The 7 Cs of College Admissions Part 3: Community, Comforts, Connections

By Elizabeth LaScala, PhD

This article is a part of a series on how I go about obtaining the assessment information needed to do a comprehensive search, which in turn produces a well-matched college list. First, I described what in general defines a good college and then I introduced the first of the 7 C’s: Competition and Completion. Next, I reviewed assessment issues related to Costs and Curriculum. To finish up, I now share with you how I evaluate Community, Comforts and Connections.

The 5TH C – COMMUNITY (campus and environs)

At this point, I ask parents about their strong preferences (what’s a deal breaker?) Do parents have geographic preferences, must the college have proximity to an airport with direct flights, what about campus safety and so on.

With students I glean a lot more actual college factor information:

1) Do you prefer urban, suburban or rural college settings?

2) What are your climate preferences?

3) Is there a region you prefer and what’s the order of preference if there are multiple areas of the country where you would consider attending college?

4) If urban, are you looking at an enclosed residential experience or one that blends into the surrounding city?

5) How important is it to be close to the nearest airport? For example, BU and Bucknell are both fine universities in the Northeast; Boston has easy access to the airport, but it takes three hours to get to the nearest international airport from Bucknell.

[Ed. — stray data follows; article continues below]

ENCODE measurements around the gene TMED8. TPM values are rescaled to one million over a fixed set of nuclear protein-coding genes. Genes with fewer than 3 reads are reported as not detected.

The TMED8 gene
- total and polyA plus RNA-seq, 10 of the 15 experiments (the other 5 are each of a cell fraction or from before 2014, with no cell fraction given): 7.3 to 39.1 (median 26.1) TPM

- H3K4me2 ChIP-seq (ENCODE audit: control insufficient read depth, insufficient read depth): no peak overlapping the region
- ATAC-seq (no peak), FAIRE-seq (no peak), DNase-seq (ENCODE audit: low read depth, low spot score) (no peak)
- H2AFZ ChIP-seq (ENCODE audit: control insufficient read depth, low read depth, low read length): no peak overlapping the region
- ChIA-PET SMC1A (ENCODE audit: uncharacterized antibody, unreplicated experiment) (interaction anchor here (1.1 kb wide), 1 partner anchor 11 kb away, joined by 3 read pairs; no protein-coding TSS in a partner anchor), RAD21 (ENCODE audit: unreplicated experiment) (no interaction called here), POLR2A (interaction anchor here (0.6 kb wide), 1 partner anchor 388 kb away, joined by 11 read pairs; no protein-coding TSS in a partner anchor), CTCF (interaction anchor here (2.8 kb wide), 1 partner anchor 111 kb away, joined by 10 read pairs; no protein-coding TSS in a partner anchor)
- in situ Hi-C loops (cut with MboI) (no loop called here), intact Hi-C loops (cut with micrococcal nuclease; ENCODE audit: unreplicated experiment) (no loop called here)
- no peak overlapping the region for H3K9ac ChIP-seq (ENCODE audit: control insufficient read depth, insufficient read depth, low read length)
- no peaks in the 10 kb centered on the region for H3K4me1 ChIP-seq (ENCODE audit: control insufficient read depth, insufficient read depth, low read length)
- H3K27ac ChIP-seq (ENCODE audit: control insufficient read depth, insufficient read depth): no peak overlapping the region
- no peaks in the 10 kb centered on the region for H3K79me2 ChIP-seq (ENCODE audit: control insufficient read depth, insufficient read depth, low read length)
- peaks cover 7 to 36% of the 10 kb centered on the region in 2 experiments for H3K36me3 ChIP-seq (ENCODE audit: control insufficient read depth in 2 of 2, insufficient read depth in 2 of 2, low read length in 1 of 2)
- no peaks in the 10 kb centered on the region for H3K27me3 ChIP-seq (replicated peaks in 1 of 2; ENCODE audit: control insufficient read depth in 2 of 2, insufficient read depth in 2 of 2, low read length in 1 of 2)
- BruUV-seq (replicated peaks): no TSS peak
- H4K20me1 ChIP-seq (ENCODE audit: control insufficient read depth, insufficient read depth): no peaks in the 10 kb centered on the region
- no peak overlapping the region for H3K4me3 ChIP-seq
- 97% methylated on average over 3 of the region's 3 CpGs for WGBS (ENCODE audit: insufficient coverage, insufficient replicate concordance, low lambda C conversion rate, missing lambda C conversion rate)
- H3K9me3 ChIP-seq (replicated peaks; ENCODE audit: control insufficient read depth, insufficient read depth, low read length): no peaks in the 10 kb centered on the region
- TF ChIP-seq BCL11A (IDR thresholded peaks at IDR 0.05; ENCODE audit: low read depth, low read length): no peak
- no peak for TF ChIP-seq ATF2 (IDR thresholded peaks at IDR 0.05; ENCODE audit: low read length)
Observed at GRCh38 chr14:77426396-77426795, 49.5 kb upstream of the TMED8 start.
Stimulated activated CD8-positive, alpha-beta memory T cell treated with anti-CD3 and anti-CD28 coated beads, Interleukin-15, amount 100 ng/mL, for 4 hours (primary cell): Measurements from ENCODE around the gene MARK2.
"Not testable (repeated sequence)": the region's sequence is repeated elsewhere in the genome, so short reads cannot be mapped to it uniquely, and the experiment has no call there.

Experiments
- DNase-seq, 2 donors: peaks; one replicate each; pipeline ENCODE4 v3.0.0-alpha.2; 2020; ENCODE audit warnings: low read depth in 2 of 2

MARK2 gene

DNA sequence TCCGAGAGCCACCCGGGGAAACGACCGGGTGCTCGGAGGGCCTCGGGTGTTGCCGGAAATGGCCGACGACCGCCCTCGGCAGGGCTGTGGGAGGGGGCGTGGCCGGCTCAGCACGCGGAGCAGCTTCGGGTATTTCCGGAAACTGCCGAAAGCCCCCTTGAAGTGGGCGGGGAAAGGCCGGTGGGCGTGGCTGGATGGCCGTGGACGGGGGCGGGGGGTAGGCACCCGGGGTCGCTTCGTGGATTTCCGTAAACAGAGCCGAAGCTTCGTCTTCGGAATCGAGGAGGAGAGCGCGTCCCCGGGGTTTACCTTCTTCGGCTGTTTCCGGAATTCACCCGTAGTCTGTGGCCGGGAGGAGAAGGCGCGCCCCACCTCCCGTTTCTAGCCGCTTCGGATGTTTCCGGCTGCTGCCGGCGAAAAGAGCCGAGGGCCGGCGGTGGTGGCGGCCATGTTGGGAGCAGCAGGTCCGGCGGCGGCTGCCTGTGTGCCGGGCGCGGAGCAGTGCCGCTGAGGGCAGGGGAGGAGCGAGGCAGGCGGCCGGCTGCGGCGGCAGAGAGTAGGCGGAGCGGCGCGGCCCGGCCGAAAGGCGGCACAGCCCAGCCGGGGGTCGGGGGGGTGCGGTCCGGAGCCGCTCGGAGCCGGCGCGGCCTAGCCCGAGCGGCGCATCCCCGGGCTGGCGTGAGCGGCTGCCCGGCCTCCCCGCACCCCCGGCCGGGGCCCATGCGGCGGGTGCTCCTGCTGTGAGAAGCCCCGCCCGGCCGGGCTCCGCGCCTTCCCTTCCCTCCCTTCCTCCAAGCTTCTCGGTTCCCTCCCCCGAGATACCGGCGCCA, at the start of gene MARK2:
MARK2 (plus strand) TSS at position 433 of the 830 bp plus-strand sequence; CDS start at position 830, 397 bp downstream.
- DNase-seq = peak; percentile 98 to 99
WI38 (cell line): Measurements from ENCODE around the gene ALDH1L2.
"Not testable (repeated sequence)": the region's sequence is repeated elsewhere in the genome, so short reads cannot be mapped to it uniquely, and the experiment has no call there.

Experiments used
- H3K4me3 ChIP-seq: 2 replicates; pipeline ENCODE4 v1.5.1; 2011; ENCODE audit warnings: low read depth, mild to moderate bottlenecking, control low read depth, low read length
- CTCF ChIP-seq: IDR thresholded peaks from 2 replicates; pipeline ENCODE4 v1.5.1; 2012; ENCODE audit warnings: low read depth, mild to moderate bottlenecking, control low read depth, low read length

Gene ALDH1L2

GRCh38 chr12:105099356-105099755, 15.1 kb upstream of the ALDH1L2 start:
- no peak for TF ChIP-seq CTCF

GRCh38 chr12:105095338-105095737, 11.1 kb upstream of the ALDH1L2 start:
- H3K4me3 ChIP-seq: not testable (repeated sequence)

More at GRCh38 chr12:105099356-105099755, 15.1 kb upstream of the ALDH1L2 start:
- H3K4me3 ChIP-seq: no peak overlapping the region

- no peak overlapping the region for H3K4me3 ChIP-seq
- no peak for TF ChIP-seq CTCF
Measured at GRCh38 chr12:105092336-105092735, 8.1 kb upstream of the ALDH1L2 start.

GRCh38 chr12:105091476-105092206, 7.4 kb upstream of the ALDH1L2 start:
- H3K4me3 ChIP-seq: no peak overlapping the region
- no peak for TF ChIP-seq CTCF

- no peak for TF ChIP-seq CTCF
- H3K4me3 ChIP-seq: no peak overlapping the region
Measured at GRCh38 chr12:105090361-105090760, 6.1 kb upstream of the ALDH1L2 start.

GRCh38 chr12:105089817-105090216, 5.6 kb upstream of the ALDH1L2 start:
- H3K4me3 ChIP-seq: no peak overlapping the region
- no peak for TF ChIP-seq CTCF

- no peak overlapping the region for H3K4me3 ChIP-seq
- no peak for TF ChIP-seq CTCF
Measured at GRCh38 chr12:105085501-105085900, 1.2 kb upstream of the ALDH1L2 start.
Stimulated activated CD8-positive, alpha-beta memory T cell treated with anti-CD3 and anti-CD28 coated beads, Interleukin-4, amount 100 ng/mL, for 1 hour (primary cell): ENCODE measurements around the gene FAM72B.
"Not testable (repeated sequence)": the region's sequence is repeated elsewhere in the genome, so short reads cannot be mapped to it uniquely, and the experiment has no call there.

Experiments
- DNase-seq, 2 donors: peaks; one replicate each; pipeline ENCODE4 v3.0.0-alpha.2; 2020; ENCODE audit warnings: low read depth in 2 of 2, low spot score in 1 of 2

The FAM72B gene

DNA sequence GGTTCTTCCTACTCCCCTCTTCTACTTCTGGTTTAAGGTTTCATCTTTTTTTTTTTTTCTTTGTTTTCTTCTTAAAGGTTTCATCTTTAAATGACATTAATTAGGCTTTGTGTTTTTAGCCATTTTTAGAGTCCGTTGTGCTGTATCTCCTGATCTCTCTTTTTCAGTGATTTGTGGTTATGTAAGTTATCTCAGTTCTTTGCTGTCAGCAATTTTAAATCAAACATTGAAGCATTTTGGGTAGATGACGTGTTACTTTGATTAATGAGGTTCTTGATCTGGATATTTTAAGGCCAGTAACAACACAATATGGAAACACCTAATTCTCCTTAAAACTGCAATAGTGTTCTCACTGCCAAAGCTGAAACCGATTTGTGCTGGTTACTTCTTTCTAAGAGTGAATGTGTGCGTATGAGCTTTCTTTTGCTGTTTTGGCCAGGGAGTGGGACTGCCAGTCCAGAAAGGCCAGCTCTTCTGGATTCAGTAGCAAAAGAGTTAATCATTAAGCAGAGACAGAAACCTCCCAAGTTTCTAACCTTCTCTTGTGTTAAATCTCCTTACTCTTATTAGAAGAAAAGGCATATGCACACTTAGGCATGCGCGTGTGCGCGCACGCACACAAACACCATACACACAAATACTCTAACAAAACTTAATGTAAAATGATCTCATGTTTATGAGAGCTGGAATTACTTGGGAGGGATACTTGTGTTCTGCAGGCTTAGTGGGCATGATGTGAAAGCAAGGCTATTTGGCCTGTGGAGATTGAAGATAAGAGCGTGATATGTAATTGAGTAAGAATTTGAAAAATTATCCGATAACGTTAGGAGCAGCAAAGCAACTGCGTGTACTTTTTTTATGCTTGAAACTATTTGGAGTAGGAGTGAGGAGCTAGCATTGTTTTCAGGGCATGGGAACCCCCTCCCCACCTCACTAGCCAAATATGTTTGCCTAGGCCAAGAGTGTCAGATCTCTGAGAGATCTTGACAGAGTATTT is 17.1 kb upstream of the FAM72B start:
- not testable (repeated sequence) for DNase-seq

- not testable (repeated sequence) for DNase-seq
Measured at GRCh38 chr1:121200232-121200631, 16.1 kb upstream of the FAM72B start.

6) Is your family well-traveled and would you consider a school abroad?

7) How important is the diversity factor? There is a difference between embracing differences and tolerating them. What are your socio-political views—leanings?

8) What schools have you visited? Which ones have you liked and why?

The 6TH C – COMFORTS (housing)

For the 6th C – COMFORTS I am asking both the parents and the students to tell me more about health conditions, housing and dining options.

1) Do you have any pre-existing health conditions, e.g., serious food allergies?

2) Is it difficult for you to leave your comfort zone?

3) Have you ever been homesick? If yes, do you get over it quickly or are you still homesick after a stretch of time has passed?

4) From the parental perspective, does your student exhibit any anxiety about leaving home?

5) Do they have experience living and sharing space with others outside the family unit?

6) How important is guaranteed housing for at least the freshman year?

7)Do you want safe and sober housing to be an option?

8) How do you feel about coed housing? What about alternating gender floors?

The 7TH C – CONNECTIONS (alumni relationships)

Here I am asking families these kinds of questions:

1) What are their college legacy connections?

2) Do they have a history of giving to an alma mater?

3) Do they help alma mater in other ways? For example, do they interview for their alma mater?

At this stage, as with Costs, I tend to educate and inform as much as ask questions; it is important for families to consider what a good college should do for its students during their years on campus, as well as after graduation.


For those of you who have been following this three part series about what defines a good college and what factors to consider developing a list of colleges to apply to, I am certain I have offered you plenty of food for thought. I also hope you now understand how a knowledgeable, caring and experienced college advisor goes about assessing a student and their family’s needs and interests before providing a well-matched college list balanced by the probability of admission.